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    I remember George Stallings. I almost became a nun because I was inspired by him.
     
  21. frizzy

    frizzy Well-Known Member

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    I never want to be disrespectful to someone's religion and their beliefs, but they act like pedophilia is part of the doctrine. Otherwise, how can sooo many participate or look the other way? Wouldn't that be an outright sin happening in the house of the Lord?
     
  22. Theresamonet

    Theresamonet Well-Known Member

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    This is exactly what it looks like. It’s about more than them just not reporting the crimes to protect the church’s image. Those who think that’s all to it are in denial. This behavior is being encouraged, taught and passed down as a tradition.
     
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  23. Farida

    Farida Well-Known Member

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    I grew up in all-Catholic institutions, including an Opus Dei school. We had very strict rules about people being alone in the company of priests, because it was an all-girls school. Interesting, that in Africa sex scandals are more about raping girls than boys....

    I saw a documentary that may explain why this flourishes in the Catholic church. For a long time, when marriage was expected by everyone, families and churches pressured gay men, pedophiles and other people with "unacceptable" sexual preferences to become priests. To become priests so they did not have to answer questions about why they were not married. Of course that didn't treat the core of the issue. Hence, the gay guys started gay orgies and the pedophiles and rapists used their positions to have access to victims. Other churches do not require celibacy, so the families did not direct the people to join those clergies.

    Catholicism also strongly believes once someone is a priest they can never stop being a priest. At the most you can stop "practicing" as a priest. But it is considered a calling and induction by God, which cannot be undone. They should have stripped these priests of their duties. Instead, they seemed to act that this "calling" required them to continue services.

    I think this is also widespread in Catholicism because of how HUGE the church is. It is the single largest worldwide Christian organizations. You can find a Catholic church ANYWHERE. I am sure other churches have abuse scandals, but most other 'organized' Christian churches have different structures. The Catholic church is like a corporation and the rules are to be followed worldwide. Other churches are harder to control because each church is mostly self-governing.

    I also believe a lot of this rests on John Paul and other high-ranking individuals for covering it up.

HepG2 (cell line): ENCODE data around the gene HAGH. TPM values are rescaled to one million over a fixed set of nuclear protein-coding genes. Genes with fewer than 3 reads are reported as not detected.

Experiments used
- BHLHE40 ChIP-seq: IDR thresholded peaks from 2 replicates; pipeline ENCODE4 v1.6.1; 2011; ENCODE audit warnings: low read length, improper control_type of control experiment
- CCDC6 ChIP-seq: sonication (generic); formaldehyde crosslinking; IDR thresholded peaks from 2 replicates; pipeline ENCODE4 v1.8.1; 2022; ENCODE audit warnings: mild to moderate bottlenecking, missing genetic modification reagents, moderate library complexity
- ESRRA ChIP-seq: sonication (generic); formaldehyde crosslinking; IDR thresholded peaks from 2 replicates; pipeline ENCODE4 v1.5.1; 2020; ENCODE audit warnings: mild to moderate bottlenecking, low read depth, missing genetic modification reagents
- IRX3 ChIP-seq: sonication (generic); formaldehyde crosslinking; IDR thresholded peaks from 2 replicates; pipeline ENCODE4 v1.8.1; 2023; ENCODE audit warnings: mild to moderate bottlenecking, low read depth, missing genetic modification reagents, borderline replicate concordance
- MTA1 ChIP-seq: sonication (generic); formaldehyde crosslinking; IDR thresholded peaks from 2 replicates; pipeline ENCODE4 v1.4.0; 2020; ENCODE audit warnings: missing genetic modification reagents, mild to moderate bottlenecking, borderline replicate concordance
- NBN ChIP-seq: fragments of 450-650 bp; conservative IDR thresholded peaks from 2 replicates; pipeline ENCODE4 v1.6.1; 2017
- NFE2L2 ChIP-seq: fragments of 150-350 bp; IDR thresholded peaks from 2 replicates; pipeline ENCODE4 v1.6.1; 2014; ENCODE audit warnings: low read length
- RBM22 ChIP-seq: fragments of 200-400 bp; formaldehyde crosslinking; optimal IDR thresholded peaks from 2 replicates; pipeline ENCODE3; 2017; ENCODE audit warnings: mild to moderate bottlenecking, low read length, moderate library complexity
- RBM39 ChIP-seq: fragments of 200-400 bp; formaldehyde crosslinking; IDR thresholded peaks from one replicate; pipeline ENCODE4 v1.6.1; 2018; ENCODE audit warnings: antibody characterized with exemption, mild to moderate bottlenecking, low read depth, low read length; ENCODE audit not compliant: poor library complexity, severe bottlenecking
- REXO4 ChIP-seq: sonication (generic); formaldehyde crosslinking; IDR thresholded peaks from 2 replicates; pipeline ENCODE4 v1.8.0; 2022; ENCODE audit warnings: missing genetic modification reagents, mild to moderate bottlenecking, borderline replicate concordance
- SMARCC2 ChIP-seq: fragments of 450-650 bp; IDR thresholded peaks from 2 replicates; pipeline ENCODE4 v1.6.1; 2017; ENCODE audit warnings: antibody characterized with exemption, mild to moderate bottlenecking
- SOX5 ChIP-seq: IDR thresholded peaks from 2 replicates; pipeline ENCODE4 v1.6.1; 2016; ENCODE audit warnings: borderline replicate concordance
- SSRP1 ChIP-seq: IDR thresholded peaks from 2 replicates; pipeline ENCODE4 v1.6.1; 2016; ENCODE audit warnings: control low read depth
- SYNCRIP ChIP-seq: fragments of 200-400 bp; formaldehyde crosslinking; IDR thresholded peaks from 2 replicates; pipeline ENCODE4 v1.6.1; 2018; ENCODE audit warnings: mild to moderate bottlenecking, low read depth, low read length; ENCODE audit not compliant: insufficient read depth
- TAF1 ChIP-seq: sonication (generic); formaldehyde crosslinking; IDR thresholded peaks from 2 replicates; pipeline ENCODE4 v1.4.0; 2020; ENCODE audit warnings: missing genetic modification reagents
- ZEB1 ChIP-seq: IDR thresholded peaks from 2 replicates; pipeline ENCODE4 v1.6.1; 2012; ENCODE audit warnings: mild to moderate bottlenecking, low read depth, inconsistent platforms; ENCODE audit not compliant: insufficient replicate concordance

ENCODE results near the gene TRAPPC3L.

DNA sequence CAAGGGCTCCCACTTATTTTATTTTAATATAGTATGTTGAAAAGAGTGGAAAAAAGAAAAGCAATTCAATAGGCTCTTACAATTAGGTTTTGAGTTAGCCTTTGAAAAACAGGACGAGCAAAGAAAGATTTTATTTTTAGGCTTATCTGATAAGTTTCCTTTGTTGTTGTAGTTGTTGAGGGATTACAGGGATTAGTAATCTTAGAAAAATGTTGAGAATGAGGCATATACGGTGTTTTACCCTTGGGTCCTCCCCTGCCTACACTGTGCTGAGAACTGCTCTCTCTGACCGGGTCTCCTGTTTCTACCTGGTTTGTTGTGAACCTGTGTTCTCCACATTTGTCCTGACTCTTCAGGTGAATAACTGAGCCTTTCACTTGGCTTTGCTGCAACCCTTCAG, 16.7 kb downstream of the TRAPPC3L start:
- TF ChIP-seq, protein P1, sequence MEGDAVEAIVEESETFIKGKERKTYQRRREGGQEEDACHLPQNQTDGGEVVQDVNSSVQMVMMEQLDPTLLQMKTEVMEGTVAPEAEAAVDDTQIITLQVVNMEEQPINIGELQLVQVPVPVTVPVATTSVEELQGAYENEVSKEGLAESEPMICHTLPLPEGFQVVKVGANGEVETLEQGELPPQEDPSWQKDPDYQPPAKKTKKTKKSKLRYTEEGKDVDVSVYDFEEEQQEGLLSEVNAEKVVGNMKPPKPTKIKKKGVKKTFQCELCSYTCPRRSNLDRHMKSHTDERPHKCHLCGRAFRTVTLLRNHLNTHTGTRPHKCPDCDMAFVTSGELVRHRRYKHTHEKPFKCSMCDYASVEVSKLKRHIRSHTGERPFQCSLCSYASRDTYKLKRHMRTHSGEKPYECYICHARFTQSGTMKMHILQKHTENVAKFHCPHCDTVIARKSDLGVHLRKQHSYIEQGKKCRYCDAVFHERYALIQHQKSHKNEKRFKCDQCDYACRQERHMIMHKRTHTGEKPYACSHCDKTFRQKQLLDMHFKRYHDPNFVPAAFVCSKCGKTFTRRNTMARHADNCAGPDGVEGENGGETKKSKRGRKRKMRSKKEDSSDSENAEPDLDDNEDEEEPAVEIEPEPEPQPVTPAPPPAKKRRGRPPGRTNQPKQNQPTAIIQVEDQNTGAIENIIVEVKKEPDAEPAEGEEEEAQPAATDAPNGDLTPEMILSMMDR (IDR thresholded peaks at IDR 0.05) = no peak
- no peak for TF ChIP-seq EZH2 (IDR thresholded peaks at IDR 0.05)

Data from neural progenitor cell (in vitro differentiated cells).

Catholic doctrine does not condone this behavior in any way, shape or form.
     
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  24. Shula

    Shula Well-Known Member

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    But the Bible does not require celibacy either, some of the apostles were married; I know Peter was. Also, it' been a while since I've read it but I believe I read something that said a lot of priests and some bishops had wives as late as the 10th century. I think I read that this practice partly came about so that the church could prevent the loss of power and income that occurred when married priests willed their property and income to their children. Catholic doctrine may not condone it but the bible explicitly condemns this behavior. No disrespect intended.
     
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  25. Reinventing21

    Reinventing21 Spreading my wings

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    Specifically condemns willing property or do you mean celibacy for priests?
     
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  26. Shula

    Shula Well-Known Member

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    In terms of condemnation, I was referring to the actual sex acts themselves. In regards to the priesthood, there is no scriptural precedence that requires priests to be celibate.
     
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  27. free2bme

    free2bme Well-Known Member

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    Everyone is acting brand new about these Catholic sex abuse scandals. This has been going on for centuries and all over the globe.

    Every cardinal, archbishop and bishop at one point was a lay priest. They are handling sex abuse the way they were trained to and the way their predecessors were trained to. The priests who weren't molesting kids were never trained to see their coworkers behavior as criminal.

    The cover up of sexual deviancy is part of the church's corporate culture. The only thing that has change is that the public has wizened up and is pushing back. The public no longer puts religious institutions in absolute reverence and is holding them accountable.

    I'm convinced that is why Pope Benedict broke out. His own brother was suspected of being a prolific abuser in Germany. Could he argue that he didn't know?